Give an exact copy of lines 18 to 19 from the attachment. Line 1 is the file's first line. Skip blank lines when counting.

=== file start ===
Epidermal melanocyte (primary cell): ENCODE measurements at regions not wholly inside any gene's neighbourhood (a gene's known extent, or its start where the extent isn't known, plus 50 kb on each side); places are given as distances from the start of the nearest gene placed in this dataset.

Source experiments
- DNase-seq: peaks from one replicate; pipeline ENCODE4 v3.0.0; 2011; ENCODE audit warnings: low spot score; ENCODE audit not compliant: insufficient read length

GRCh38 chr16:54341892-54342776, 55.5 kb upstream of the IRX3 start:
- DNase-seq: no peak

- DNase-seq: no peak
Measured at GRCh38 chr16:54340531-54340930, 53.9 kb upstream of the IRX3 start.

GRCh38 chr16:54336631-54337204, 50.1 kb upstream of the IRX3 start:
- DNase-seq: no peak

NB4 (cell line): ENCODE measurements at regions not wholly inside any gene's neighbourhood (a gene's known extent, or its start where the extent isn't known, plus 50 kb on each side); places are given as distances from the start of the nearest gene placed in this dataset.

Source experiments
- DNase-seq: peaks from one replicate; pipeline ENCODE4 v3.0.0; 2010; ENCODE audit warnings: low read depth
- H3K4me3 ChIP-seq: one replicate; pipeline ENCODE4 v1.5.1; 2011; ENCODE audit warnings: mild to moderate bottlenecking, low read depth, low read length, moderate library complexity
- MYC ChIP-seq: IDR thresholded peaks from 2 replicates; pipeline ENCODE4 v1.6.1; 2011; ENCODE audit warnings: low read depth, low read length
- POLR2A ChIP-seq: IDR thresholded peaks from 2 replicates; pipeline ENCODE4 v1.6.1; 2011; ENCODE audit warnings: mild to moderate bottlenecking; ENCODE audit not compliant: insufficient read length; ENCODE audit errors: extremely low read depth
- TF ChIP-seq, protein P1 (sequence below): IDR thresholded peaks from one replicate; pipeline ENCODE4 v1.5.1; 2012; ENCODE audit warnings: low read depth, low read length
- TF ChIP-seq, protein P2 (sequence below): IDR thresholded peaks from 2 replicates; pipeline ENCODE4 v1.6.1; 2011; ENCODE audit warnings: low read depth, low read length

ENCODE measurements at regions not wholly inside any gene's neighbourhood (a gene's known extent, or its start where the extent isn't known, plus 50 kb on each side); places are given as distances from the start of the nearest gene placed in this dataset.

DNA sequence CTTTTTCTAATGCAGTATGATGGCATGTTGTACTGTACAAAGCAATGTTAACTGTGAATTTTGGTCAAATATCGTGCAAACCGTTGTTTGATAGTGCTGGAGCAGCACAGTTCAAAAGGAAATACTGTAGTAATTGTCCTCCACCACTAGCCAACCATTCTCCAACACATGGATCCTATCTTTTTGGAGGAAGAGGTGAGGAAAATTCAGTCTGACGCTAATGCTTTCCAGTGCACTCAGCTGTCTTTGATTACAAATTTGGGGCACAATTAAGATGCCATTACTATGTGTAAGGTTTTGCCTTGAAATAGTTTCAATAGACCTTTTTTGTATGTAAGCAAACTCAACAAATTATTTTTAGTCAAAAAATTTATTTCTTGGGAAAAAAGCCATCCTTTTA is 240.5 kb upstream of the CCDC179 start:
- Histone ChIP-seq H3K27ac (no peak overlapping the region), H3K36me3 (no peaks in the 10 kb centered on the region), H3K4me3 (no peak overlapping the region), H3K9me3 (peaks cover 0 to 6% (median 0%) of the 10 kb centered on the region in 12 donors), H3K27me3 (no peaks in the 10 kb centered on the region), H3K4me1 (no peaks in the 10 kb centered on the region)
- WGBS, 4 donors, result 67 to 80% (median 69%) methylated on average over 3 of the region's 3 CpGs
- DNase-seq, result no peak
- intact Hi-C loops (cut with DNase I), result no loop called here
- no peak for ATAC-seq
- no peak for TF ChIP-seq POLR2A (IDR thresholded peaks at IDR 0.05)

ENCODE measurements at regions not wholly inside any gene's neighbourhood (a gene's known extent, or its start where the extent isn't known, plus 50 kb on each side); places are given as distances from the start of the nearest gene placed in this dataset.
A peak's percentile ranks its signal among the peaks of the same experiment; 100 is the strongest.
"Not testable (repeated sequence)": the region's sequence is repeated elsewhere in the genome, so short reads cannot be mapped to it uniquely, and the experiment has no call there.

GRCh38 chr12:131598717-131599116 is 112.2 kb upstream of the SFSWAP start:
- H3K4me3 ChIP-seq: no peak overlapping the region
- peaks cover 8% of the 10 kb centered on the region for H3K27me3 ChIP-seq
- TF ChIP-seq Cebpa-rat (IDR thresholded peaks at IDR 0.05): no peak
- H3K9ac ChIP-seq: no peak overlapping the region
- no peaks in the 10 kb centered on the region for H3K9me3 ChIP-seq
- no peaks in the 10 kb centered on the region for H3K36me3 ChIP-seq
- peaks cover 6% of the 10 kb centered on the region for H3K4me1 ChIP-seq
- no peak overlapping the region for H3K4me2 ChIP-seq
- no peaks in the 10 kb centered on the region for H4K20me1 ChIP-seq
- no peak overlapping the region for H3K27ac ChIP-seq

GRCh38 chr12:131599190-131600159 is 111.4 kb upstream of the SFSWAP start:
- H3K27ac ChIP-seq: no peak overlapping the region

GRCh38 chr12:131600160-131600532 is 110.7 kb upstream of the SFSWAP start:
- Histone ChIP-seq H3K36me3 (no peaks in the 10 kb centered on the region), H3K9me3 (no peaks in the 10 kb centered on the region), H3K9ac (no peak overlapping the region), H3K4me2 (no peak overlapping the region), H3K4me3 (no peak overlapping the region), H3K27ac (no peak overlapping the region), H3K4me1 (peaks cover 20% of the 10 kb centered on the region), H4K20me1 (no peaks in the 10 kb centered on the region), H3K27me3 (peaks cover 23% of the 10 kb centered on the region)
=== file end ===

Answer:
ENCODE measurements at regions not wholly inside any gene's neighbourhood (a gene's known extent, or its start where the extent isn't known, plus 50 kb on each side); places are given as distances from the start of the nearest gene placed in this dataset.

DNA sequence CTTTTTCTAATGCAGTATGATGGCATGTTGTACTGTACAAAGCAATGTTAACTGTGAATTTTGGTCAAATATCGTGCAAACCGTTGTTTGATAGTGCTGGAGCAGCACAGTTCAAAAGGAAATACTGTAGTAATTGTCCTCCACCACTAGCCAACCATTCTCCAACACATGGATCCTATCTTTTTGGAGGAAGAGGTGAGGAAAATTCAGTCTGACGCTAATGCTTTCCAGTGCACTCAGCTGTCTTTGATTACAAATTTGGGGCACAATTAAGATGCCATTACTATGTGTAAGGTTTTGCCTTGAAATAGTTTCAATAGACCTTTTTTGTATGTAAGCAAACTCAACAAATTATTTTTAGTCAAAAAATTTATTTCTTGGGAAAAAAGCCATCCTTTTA is 240.5 kb upstream of the CCDC179 start: